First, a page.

Announcing the The Child Family Institute for Innovation and Entrepreneurship

It's great to announce that our Center for Entrepreneurship, started over five years ago with a shoestring and a great set of network partners, today becomes the The Child Family Institute for Innovation and Entrepreneurship.  Given the difficult economic times of public universities, this endowment and institutionalization (literally) means the center-now-institute will be around and able to continue helping students and researchers make a broader difference in this world.

Here's the press release: 

$5M commitment to establish new institute for innovation and entrepreneurship

November 8, 2011

The University of California, Davis, is launching a new interdisciplinary institute devoted to education, research and outreach in innovation and entrepreneurship, with the help of a $5 million commitment from alumni Mike and Renée Child.

The institute, named The Child Family Institute for Innovation and Entrepreneurship, will help to integrate innovative and entrepreneurial thinking and actions across the university, and strengthen UC Davis’ role as a vital player in catalyzing economic development in the region, state and beyond.

“The Child Family Institute for Innovation and Entrepreneurship will help UC Davis assume a global leadership role in entrepreneurship and innovation, building on our already strong foundation in these areas,” said Chancellor Linda P.B. Katehi. “We are grateful to the Childs for making this possible.”

The institute, which launches today, builds on the success and experience of the UC Davis Center for Entrepreneurship, which since 2006 has helped researchers and students move their innovations and ideas into the marketplace. The center’s founding director, Professor Andrew Hargadon, is now serving as the institute’s faculty director.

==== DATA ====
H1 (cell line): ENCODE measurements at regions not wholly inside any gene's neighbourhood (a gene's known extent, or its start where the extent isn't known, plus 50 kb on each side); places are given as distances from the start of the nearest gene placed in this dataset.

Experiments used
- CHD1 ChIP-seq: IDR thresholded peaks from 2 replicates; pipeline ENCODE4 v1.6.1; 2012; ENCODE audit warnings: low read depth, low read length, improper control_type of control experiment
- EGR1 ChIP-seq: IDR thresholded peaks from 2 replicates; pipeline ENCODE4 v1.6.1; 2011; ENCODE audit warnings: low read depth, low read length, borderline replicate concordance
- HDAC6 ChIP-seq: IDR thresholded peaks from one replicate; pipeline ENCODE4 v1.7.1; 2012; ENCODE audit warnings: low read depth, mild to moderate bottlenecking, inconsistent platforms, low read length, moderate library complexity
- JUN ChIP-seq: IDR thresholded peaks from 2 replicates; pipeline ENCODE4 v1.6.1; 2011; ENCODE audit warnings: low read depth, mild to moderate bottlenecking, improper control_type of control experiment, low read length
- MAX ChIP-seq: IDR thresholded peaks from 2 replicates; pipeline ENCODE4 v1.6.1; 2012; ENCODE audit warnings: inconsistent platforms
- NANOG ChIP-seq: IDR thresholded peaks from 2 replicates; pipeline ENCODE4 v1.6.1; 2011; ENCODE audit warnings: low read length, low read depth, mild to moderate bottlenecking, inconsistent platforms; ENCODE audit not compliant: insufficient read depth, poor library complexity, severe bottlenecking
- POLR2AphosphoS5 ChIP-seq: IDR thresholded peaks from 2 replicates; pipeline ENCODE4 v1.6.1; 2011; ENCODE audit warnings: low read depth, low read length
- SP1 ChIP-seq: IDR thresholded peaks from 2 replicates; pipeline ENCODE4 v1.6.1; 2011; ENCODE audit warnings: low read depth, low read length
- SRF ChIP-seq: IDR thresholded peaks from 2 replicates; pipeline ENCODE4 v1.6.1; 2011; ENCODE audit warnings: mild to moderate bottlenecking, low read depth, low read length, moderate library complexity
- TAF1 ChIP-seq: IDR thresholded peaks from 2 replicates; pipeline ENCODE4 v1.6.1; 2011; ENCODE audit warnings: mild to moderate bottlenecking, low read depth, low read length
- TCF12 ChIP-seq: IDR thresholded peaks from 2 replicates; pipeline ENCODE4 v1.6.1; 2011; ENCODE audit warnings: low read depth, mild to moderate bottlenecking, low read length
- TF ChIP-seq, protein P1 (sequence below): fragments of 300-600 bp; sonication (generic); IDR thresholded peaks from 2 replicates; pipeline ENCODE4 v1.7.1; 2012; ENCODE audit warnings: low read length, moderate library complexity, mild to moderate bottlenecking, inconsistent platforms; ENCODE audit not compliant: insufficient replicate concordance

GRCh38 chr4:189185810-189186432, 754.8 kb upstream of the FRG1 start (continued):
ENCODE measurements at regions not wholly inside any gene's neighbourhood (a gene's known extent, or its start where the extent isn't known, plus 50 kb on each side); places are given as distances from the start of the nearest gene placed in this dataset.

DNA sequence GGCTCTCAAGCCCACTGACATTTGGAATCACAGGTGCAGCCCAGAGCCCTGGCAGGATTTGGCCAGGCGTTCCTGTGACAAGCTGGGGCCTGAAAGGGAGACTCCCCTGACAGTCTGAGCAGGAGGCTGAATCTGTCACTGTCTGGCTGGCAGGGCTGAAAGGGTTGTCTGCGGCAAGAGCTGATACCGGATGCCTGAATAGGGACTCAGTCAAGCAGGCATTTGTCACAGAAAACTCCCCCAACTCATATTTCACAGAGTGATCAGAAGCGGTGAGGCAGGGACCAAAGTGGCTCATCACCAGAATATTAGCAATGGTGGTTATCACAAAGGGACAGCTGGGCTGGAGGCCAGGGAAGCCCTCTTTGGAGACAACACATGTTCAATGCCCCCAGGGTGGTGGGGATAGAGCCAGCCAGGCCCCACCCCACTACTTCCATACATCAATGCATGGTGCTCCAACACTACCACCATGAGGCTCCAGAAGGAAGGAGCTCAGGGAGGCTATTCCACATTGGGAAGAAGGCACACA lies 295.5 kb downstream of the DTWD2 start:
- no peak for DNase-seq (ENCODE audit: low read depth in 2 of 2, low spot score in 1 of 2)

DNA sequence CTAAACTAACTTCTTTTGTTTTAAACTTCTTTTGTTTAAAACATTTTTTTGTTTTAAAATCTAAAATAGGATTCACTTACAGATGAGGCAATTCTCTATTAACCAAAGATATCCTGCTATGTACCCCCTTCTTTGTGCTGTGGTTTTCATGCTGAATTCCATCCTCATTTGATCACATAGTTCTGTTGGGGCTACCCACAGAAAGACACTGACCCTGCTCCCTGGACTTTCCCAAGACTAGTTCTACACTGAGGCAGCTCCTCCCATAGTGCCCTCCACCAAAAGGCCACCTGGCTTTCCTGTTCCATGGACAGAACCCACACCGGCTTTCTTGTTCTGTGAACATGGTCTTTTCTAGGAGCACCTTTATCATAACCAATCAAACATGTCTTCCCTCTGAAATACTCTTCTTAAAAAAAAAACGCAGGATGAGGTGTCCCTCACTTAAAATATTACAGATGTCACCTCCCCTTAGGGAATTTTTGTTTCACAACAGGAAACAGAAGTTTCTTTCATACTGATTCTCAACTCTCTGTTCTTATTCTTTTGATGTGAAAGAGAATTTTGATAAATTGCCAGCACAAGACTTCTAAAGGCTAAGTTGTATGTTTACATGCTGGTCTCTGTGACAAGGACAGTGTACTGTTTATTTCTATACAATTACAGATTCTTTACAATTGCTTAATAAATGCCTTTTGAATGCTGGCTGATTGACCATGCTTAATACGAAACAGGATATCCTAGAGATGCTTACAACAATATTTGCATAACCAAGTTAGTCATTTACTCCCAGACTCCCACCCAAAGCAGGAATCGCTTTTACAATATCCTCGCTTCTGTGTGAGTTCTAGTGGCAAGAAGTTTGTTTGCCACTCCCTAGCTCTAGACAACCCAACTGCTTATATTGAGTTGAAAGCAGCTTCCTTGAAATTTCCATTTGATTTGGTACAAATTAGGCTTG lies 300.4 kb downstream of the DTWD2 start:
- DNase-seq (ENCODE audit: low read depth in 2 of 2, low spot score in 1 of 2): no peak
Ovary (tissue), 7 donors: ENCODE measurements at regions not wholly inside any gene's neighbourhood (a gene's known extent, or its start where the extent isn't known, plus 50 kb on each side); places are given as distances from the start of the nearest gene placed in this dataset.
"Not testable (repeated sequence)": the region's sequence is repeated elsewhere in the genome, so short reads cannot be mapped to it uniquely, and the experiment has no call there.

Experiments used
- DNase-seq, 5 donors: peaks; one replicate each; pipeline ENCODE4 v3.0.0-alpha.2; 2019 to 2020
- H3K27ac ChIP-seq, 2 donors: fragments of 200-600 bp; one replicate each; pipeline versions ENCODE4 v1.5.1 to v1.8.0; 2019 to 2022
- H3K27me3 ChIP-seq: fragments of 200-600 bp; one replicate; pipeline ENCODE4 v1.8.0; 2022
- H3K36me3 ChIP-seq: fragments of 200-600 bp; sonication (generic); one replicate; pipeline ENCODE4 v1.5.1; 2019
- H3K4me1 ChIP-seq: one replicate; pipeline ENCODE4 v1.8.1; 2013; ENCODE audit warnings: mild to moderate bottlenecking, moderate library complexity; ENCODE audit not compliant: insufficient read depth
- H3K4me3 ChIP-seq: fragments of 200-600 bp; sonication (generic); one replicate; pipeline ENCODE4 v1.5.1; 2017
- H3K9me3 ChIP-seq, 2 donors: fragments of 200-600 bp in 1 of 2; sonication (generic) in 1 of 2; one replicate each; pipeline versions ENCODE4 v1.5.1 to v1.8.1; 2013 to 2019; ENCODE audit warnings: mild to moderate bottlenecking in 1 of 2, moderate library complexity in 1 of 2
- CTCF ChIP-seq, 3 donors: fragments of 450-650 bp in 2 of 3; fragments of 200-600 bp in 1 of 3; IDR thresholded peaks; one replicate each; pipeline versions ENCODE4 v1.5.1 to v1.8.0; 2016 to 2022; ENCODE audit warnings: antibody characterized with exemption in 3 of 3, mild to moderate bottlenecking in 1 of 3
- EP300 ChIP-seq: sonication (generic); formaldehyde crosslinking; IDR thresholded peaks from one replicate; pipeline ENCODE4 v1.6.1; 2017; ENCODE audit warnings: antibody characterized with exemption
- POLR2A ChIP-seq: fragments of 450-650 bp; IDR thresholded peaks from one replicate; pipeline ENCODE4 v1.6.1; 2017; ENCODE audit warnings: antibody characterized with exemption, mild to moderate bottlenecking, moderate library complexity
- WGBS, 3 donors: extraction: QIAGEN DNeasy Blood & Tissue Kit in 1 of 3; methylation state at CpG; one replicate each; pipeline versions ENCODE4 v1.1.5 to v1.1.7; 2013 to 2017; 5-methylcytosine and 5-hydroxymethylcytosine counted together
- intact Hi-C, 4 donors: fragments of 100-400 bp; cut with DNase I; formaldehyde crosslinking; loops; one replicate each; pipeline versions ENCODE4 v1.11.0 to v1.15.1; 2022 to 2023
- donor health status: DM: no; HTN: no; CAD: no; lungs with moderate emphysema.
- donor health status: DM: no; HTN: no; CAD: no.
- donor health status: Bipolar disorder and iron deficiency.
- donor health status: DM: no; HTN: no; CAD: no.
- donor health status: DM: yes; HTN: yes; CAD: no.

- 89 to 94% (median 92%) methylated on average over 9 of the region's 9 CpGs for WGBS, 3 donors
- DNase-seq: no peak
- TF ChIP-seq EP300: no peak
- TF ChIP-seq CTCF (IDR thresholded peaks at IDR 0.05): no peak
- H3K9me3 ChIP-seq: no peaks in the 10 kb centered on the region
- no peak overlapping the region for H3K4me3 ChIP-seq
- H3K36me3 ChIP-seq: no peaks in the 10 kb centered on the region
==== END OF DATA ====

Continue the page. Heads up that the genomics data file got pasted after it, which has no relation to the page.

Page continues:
“UC Davis is committed to improving society by bringing breakthrough technologies out of the university and into the world and by preparing our students to be entrepreneurial leaders, regardless of their academic field,” said Steven Currall, the dean of the Graduate School of Management, which will house the new interdisciplinary institute.

The institute will strengthen the coordination of entrepreneurship and innovation activities across UC Davis’ colleges, schools, centers and organized research units, becoming the university’s unifying structure for these pursuits.

For example, the institute will help facilitate such current UC Davis initiatives as: the Biotechnology Program in the Office of Research, the College of Engineering’s Engineering Translational Technology Center, the Science and Technology Studies Program in the College of Letters and Science, and the Center for Science and Innovation Studies, among others.

“UC Davis is home to an amazing array of expertise across disciplines. This institute will help our faculty and students translate their knowledge and skills into ventures that improve society and add value to the economy,” said Hargadon, who is a professor of technology management at the Graduate School of Management and holds the Charles J. Soderquist Chair in Entrepreneurship.

The institute will develop and demonstrate the commercial potential of UC Davis research in science, engineering and medical fields where UC Davis is already a recognized leader and is engaged with industry and policy partners. These areas include the work of the College of Agricultural and Environmental Sciences; the Energy Efficiency Center; the Clinical and Translational Science Center; the Center for Biophotonics, Science and Technology; and the Institute for Transportation Studies, among others. The institute will also foster innovation and entrepreneurship for students in the humanities and social sciences.

“I applaud the creation of this institute, which will provide unique resources to ensure that the cutting-edge knowledge generated at UC Davis is applied, disseminated and commercialized in ways that benefit society,” said Claire Pomeroy, the CEO of UC Davis Health System. “This institute will advance the innovative spirit that flourishes at UC Davis.”

Specifically, the institute will:

  • Integrate innovation and entrepreneurship courses alongside and within existing academic degree programs.